{{featured_button_text}}

The tortuous bureaucratic path to rebuild the 14-mile-long Inner Basin pipeline just got a little straighter.

The city of Flagstaff has received a $250,000 grant from the Coconino National Forest to partially underwrite the costs of rerouting the damaged pipeline near Schultz Pass around the Kachina Peaks Wilderness area.

The city must cover the remaining $350,000.

Forest Service officials opposed initial city plans to rebuild a portion of the water line that cut through the wilderness area, preferring the city realign a section two-thirds of a mile long outside the wilderness just north of Schultz Pass Road. The pipeline pre-dates the creation of the Kachina Peaks Wilderness.

Officials were concerned the motorized and mechanized equipment, typically forbidden in wilderness areas, would cause significant environmental damage to the area.

The $250,000 grant is part of $1.4 million in federal monies to be distributed by the Forest Service for projects inside Coconino County. Almost all of the 42 projects are slated for national forest lands.

However, the grant will only pay for a portion of the estimated $600,000 price tag to move the water line, city officials concede.

The Federal Emergency Management Agency is expected to pay for a majority of the costs associated with rebuilding the pipeline, but the federal agency only pays for replacement costs and will not pay the additional costs to have the pipeline rerouted.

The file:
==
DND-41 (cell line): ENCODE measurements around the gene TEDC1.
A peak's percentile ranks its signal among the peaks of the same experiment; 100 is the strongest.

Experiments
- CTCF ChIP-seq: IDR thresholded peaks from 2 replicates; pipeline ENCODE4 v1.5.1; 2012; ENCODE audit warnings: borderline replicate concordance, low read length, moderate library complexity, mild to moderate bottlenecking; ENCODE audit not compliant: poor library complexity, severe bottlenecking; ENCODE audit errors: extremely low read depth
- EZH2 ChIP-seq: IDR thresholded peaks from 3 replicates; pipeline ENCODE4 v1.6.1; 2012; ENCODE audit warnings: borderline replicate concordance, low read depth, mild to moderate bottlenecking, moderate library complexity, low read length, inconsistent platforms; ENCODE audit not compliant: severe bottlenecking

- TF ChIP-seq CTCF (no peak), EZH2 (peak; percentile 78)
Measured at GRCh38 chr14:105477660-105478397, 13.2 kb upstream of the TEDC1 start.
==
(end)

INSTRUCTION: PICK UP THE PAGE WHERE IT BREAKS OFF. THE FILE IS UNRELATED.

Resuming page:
City officials expect the city will tap the city's utility fund reserves to complete the work to move the pipeline.

Deputy City Manager Jim Wine said the new pipeline location along Waterline Road is a better long-term solution.

"The new alignment will give us better access for our ongoing maintenance needs and avoid disturbing the portion of the wilderness area where the pipeline currently exists," Wine said.

First constructed in 1890, the pipeline supplies 20 percent of Flagstaff's summer water from springs on the San Francisco Peaks. It is water that is clean and cheap because it's transported to Schultz Pass mostly by gravity rather than generators.

The pipeline was broken by flood debris in at least 17 places, and it is located on a road that's now impassable in 28 areas. Completion of the repairs is not expected until sometime next year.

Joe Ferguson can be reached at 556-2253 or jferguson@azdailysun.com.

Get Government & Politics updates in your inbox!

* I understand and agree that registration on or use of this site constitutes agreement to its user agreement and privacy policy.
0
0
0
0
0

Load comments